The best article I've seen on this topic is from the book Leading for Innovation by Hesselbein, Goldsmith and Somerville.  Chapter 9 is titled Innovation in Government and was written by Stephen Goldsmith, the former mayor of Indianapolis, Indiana.  Goldsmith actually created an Enterprise Development Office along with numerous other market-based innovations.  You can read more about his experiences by going to the link below.  Pittsburgh, Milwaukee, St. Louis and Seattle also have excellent partnerships between government and social enterprises.  It may be worth investigating those particular cities.  I just returned from Sydney in October. I presented two sessions on Social Enterprise at the Jobs Australia National Conference.  (From David Rendall)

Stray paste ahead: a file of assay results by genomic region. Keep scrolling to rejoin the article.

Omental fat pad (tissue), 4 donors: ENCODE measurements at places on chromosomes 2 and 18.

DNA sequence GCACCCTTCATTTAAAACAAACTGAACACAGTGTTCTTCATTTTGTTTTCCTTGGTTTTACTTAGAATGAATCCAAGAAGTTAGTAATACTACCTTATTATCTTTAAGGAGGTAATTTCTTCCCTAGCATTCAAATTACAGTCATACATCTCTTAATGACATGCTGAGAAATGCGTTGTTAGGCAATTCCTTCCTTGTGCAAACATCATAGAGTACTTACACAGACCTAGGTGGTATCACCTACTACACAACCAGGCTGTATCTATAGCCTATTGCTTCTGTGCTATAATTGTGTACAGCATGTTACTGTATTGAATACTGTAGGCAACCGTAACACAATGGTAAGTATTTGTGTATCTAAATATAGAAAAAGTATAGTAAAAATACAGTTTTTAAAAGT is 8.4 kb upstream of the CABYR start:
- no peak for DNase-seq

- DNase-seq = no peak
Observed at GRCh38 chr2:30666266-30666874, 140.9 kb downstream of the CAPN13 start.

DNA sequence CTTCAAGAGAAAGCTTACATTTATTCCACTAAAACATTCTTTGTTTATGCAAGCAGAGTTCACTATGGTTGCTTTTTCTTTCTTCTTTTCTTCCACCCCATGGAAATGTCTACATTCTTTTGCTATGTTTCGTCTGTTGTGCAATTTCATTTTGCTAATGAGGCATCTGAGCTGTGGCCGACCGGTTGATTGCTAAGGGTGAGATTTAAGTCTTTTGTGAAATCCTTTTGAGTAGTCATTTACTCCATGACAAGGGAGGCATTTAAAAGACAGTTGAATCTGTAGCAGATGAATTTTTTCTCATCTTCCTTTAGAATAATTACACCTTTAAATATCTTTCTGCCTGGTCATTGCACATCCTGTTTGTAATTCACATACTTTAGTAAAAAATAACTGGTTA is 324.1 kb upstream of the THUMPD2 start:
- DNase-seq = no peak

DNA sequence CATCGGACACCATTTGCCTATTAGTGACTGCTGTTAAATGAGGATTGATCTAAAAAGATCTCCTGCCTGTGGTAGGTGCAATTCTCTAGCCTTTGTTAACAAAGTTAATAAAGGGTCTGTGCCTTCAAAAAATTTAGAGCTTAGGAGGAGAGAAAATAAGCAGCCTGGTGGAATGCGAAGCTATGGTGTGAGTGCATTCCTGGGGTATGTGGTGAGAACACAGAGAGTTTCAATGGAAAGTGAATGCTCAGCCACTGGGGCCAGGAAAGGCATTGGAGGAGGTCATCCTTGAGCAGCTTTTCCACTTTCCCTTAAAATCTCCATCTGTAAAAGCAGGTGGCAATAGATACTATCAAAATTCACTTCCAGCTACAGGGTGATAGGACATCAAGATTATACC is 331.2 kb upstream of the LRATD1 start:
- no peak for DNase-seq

I have developed several social enterprises where government has played a role. For us, a key success factor is to find ways to align the social enterprise with the economic development strategies of the local government. Positioning the social enterprise as a strategic ally for both local government and the important industries the government is trying to develop makes good sense on several levels. This positioning has led to important introductions and alliances that have dramatically improved earned income and our ability to attract grants. We have obtained substantial government grants for new buildings and equipment by emphasizing that our social enterprises will create jobs, reduce unemployment and raise per capita income. We show how our enterprises lift people out of poverty by providing job training and skills that are in demand in local industries that are strategically important to the economic development of the community. In other words employment in our social enterprise is often the first rung in a career ladder for people that would otherwise require government assistance. Many people, including those in government, perceive non-profits as a drain on the economy. Therefore, it helps if the social enterprise can provide an economic impact analysis that clearly and convincingly illustrates the economic benefit it provides to the community. We always keep an eye out for problems the local government is trying to solve and then see if there is an opportunity for a social enterprise to play a role. For example: The State of California banned landfill disposal of electronic waste. That created an opportunity for us to develop a social enterprise that employs people with developmental disabilities to recycle electronic waste. The State provided a grant and technical assistance to start the program, which is now self sustaining.  (From Roland Burkert)